A ‘monstrosity’ of gigantic proportions

Not only are we seen to willingly obliterate our own cultural heritage at every opportunity, but we also enact laws to permit and even encourage its continued demolition in the future

Back in my early University days – in other words, around 25-30 years ago – I remember attending a particular lecture by the late Rev. Prof. Peter Serracino Inglott. 

Naturally, that doesn’t mean I also remember what that lecture was supposed to be about. As can be confirmed by anyone else who had the privilege of being taught by Fr Peter… he had this tendency to keep drifting ever farther from the topic at hand: only to eventually lose sight of it altogether, and get lost in an ocean of his own digressions…

Sounds familiar, huh? Well, now you know where I picked up the habit myself. In any case:  on this occasion, Fr Peter’s meanderings took us to Neolithic Malta... and the megalithic temple culture which flourished here between three and five thousand years ago. 

Or at least, that was the received wisdom at the time. As usual, Fr Peter had a slightly different take on the matter:  but whether it was his own pet theory, or someone else’s that simply appealed to his intellectual imagination – possibly even to his religious convictions, as a Catholic priest – I cannot rightly say.

But in that lecture, Fr Peter explored the possibility that the people who built those temples may not have actually lived here at all. Pointing towards the lack of evidence for habitation sites (more of which in a sec) he portrayed Neolithic Malta, not as the seat of a permanent, sustainable human population… but as the Stone Age equivalent of Mecca’s Kaaba: a sort of ‘Holy Island’, slap-bang in the middle of the Mediterranean Sea – and thus, quite literally, at the very epicentre of the Ancient Cosmos - whose temples served as pilgrimage sites for devotees from all over the known world...

Now: to be fair to Fr Peter, I only remember him putting that hypothesis forward as a suggestion. He certainly didn’t declare his own personal conviction in the matter: there was, after all, no real evidence to support the theory, at the time; and Fr Peter himself – for all his philosophical musings and elaborate digressions – was ultimately a scientifically-minded man.

But… there was certainly not enough evidence to disprove it, either. Truth be told, we knew so very little about Malta’s temple-building culture, back in the late 1980s/early 1990s, that anyone’s guess was almost literally as good as anyone else’s.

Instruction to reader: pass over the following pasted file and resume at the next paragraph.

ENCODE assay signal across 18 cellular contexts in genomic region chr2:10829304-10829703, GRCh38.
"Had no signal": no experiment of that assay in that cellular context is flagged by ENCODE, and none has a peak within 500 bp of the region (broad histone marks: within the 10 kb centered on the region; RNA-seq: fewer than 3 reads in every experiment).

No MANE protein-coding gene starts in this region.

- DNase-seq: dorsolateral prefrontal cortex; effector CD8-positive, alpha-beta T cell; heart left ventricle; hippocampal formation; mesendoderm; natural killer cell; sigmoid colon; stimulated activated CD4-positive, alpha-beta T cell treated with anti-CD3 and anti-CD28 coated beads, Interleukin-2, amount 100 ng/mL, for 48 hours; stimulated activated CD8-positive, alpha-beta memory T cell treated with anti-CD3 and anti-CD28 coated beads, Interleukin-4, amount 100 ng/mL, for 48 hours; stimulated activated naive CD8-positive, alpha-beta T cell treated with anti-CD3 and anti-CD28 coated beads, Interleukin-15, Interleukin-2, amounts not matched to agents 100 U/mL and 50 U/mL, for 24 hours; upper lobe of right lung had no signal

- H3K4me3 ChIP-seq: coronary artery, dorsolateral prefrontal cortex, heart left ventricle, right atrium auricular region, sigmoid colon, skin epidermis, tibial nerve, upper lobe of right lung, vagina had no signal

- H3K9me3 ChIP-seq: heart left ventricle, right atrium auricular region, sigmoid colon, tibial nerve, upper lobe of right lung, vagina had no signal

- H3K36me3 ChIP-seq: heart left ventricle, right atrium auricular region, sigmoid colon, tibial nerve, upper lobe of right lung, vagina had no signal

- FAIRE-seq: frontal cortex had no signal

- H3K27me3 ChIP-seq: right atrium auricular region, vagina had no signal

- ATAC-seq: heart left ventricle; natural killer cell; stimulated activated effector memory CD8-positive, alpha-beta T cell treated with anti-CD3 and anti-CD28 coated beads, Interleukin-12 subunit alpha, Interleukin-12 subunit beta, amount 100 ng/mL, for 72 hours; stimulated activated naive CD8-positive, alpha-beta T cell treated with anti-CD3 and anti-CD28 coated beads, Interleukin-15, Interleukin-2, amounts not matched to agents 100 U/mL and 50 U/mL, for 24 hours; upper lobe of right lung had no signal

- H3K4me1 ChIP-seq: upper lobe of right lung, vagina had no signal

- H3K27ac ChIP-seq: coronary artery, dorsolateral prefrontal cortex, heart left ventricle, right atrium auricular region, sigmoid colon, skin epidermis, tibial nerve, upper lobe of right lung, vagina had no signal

For instance: we didn’t even know (and still don’t, to this day) where those people actually lived. And I don’t just mean the precise location of their settlements or villages; but what sort of dwellings they would even have called ‘home’.

And this, on its own, is enough to fully justify Fr Peter’s (and, I freely confess, my own) evident fascination with that ‘Holy Island’ hypothesis, all those years ago. Not only did it seem to miraculously ‘fill in all the blanks’ in our collective knowledge: but the image itself is (let’s face it) immensely powerful and evocative in its own right.

Honestly though: who wouldn’t experience just a tiny thrill of excitement, to suddenly discover that their own homeland – ‘boring old Malta’, which in the 1980s felt like ‘the farthest planet from the centre of the Galaxy’ – was in reality some kind of primordial ‘Terra Sancta’: at the height of its power, possibly the single most important locus in the whole Universe…?   

Looking back, it is hardly surprising that it remains the only one of Fr Peter’s many digressions that I still distinctly remember, all these years later. For apart from appealing so strongly to my own imagination… it also brought home, in one staggering moment, the sheer extent of how little we actually know about this mysterious, vanished prehistoric culture of ours. 

Please note: ‘of ours’. Not some remote, otherworldly culture, brought into our homes by David Attenborough documentaries; but something unique that existed right here, on our own soil; and in a sense, still exists there today… possibly lying merely inches away from discovery, in the sub-soil beneath our own two feet.

And this brings me to why this memory was so forcefully jogged this week. As you may have already surmised, even from international press reports: there is now a development application for ‘31 apartments and 20 garages’, almost literally a stone’s throw from the perimeter of the Ġgantija Temples in Xaghra, Gozo. 

That is to say, slap-bang in the middle of what can only be described as an archaeological goldmine: the fields surrounding one of the most impressive of those mysterious monuments, bequeathed to us by that even more mysterious vanished culture… and which we already know to be immensely rich in as-yet undiscovered information about the same period.

How do we know this? Well… partly for the same reason that the Ġgantija threat ended up on The UK Times in the first place. That article featured quotes by archaeologists Steve Stoddart and Caroline Malone: both of whom worked extensively on that site, and others in Malta and Gozo, ever since the 1980s.